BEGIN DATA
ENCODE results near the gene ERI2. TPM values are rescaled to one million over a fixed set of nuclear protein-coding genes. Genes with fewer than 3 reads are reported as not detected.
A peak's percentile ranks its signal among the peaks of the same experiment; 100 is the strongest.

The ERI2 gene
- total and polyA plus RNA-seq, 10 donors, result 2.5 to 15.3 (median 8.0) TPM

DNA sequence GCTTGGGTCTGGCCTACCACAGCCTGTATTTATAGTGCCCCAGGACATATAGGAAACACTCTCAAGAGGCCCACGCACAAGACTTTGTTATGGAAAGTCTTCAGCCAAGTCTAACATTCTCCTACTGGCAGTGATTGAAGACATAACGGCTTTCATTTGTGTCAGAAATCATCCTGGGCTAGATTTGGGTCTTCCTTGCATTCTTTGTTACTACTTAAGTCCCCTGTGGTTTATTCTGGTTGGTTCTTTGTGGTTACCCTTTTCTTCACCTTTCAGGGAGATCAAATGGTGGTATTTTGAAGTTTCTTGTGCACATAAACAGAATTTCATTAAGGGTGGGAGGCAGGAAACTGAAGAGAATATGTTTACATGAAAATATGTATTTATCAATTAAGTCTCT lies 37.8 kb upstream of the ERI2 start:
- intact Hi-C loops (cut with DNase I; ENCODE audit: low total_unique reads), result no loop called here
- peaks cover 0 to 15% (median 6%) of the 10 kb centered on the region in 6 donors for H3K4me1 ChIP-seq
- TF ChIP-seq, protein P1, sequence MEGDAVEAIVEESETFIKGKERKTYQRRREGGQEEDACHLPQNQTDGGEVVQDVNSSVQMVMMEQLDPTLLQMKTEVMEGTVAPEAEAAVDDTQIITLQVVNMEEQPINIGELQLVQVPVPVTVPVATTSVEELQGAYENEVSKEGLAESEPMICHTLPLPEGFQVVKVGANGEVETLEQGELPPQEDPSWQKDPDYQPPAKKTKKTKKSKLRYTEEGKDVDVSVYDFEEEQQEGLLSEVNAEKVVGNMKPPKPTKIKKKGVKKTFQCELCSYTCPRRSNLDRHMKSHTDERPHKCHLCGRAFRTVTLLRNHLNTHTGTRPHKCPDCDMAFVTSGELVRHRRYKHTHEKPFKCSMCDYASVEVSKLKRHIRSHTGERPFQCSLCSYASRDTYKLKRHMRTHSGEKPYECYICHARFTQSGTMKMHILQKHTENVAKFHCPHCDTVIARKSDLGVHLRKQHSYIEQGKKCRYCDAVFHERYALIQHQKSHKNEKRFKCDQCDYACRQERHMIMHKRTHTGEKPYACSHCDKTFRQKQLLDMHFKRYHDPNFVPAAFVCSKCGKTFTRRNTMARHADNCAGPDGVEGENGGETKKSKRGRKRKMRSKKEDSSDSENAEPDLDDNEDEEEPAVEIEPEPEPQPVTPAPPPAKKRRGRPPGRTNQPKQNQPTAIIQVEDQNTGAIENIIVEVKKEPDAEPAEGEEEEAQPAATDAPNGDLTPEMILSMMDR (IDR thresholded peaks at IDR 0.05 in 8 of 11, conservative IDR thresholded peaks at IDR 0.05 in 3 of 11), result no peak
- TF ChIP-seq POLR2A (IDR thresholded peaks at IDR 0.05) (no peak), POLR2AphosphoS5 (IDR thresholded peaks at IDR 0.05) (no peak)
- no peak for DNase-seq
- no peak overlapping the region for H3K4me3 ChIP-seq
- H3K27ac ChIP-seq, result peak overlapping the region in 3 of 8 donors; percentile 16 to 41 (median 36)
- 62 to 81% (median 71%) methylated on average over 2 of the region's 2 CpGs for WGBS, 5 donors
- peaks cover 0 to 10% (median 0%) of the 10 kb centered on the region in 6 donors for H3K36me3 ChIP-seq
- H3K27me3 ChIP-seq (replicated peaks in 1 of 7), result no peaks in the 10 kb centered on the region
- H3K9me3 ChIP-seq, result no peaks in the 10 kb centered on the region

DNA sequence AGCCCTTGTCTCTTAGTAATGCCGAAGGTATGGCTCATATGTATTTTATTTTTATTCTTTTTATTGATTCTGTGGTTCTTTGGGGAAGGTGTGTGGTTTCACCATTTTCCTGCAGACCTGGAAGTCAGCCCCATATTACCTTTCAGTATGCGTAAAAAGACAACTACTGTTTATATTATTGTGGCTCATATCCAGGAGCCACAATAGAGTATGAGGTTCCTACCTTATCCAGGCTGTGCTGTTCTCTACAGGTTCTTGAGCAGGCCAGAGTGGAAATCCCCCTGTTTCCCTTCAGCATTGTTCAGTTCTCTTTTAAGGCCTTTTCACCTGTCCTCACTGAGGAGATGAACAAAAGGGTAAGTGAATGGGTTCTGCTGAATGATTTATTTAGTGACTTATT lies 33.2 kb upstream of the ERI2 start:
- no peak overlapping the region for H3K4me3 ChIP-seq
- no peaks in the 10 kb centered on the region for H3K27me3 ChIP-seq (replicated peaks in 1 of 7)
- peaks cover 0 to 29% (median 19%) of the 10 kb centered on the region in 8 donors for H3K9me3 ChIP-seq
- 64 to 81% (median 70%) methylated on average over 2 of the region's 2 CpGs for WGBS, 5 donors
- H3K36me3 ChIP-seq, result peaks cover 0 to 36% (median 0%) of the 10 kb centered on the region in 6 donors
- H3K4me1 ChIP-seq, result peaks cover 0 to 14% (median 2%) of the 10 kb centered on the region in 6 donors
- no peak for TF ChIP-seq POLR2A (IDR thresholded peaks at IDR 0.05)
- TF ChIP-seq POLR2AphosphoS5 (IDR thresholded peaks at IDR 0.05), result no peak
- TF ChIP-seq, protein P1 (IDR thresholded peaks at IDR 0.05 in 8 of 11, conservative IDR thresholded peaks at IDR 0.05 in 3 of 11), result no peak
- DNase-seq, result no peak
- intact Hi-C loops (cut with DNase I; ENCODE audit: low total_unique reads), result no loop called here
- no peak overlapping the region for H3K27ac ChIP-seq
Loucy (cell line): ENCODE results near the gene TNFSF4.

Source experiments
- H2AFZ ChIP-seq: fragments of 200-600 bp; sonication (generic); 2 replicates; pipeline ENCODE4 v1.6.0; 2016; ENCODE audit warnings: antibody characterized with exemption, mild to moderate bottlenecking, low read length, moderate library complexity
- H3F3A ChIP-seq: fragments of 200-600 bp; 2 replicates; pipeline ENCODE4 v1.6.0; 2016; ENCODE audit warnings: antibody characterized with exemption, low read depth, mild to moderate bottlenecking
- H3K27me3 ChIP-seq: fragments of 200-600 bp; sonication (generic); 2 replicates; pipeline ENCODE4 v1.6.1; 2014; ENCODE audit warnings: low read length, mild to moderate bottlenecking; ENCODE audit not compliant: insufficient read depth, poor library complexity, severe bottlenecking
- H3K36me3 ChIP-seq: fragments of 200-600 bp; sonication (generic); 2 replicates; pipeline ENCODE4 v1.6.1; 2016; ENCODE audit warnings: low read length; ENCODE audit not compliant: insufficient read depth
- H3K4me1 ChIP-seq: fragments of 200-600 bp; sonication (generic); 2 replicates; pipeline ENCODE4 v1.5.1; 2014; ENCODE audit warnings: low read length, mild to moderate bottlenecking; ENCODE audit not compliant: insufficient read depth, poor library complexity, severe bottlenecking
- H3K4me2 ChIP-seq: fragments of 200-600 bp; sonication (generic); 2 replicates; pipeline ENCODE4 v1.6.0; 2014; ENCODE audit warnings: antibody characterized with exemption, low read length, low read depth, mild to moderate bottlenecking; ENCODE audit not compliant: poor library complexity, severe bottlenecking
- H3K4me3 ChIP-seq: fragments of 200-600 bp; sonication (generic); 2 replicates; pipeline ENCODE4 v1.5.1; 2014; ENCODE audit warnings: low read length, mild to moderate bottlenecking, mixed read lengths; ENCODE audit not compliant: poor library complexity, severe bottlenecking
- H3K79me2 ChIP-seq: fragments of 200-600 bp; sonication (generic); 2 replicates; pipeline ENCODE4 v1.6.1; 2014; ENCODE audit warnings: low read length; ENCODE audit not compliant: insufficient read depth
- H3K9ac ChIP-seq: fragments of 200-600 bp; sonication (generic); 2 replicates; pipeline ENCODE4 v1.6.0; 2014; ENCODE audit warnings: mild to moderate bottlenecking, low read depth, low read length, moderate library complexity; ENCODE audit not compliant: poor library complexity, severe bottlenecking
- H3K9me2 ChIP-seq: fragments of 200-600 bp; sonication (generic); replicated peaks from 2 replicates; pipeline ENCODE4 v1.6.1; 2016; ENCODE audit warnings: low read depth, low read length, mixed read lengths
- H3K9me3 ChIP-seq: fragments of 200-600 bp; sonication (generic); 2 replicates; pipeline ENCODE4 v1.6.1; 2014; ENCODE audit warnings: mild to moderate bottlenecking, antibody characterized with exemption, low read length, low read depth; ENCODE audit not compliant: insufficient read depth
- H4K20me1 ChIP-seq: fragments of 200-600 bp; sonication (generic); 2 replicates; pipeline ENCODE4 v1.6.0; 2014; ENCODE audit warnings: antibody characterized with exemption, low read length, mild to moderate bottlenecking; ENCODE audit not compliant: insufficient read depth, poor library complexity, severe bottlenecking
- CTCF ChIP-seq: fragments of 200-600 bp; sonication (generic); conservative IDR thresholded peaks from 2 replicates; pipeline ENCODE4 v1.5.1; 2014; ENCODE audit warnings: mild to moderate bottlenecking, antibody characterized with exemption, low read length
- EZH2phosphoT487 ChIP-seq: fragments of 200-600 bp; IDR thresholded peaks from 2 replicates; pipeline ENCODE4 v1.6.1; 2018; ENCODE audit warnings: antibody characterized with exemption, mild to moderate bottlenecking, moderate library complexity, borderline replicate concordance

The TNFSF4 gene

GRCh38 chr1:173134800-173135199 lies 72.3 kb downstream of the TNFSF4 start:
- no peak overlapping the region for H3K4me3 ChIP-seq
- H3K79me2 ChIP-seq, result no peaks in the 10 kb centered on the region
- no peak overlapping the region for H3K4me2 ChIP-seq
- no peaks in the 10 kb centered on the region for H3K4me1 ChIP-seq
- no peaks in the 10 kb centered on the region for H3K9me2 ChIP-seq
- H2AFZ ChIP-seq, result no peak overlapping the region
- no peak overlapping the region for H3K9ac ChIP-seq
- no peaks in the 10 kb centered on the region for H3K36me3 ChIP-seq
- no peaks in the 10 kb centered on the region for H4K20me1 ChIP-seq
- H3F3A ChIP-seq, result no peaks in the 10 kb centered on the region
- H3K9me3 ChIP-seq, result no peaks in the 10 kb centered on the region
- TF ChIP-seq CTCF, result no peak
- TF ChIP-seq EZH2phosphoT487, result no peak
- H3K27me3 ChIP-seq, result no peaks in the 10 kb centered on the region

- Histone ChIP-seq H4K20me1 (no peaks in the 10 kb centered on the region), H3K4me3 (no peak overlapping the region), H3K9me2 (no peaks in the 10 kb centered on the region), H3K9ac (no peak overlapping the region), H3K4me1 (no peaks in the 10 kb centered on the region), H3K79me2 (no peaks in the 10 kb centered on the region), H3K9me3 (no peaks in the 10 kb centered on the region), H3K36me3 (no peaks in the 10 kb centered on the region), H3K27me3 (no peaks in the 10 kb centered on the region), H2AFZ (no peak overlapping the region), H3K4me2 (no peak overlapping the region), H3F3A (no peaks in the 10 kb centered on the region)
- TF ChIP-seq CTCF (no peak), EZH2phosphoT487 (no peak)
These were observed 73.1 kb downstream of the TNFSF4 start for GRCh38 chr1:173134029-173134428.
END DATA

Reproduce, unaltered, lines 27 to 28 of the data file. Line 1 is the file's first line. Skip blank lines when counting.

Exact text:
- DNase-seq, result no peak
- intact Hi-C loops (cut with DNase I; ENCODE audit: low total_unique reads), result no loop called here